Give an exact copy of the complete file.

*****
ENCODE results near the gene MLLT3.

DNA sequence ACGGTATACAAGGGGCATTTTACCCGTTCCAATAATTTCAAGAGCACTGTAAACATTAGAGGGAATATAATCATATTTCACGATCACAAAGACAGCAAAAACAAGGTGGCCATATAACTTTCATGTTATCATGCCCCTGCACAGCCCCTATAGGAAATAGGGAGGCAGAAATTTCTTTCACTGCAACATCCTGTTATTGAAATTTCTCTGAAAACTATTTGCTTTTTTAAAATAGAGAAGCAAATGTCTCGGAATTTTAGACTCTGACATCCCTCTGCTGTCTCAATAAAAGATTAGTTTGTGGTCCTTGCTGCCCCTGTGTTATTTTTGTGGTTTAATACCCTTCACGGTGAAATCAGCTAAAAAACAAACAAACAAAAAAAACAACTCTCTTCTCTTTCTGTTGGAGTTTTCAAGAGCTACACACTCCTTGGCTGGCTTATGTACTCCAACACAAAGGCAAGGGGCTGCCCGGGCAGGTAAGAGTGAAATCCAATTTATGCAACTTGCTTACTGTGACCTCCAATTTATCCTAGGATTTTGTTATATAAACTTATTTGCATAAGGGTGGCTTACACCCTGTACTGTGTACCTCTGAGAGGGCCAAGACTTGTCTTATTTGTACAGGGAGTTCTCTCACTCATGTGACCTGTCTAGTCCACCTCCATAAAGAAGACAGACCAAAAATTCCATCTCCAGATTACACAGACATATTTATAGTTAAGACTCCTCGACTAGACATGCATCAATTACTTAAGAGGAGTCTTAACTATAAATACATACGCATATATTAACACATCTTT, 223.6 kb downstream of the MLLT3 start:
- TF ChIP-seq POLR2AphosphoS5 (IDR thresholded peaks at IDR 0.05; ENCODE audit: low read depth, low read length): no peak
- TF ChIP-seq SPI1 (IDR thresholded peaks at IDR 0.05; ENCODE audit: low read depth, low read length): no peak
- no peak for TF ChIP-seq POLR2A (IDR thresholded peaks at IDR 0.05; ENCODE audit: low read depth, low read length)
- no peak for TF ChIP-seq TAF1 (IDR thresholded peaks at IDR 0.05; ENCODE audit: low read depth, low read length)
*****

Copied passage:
ENCODE results near the gene MLLT3.

DNA sequence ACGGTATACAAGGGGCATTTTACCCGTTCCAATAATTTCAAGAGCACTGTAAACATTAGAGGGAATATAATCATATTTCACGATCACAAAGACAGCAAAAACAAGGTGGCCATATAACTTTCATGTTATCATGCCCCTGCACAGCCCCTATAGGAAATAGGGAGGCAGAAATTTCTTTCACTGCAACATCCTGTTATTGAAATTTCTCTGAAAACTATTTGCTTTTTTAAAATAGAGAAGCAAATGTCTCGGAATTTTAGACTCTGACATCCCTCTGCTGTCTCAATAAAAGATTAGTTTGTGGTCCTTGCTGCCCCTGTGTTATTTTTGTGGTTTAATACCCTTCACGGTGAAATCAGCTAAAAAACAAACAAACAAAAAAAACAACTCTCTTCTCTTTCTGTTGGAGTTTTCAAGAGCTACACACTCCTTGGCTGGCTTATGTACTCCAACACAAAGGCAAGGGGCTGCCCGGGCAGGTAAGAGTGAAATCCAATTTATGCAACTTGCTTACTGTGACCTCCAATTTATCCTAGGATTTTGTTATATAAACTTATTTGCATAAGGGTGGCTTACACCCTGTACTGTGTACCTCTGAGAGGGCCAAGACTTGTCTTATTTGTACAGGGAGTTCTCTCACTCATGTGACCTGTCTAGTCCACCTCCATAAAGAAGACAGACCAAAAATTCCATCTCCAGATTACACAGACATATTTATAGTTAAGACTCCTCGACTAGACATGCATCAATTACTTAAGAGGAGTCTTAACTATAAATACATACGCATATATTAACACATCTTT, 223.6 kb downstream of the MLLT3 start:
- TF ChIP-seq POLR2AphosphoS5 (IDR thresholded peaks at IDR 0.05; ENCODE audit: low read depth, low read length): no peak
- TF ChIP-seq SPI1 (IDR thresholded peaks at IDR 0.05; ENCODE audit: low read depth, low read length): no peak
- no peak for TF ChIP-seq POLR2A (IDR thresholded peaks at IDR 0.05; ENCODE audit: low read depth, low read length)
- no peak for TF ChIP-seq TAF1 (IDR thresholded peaks at IDR 0.05; ENCODE audit: low read depth, low read length)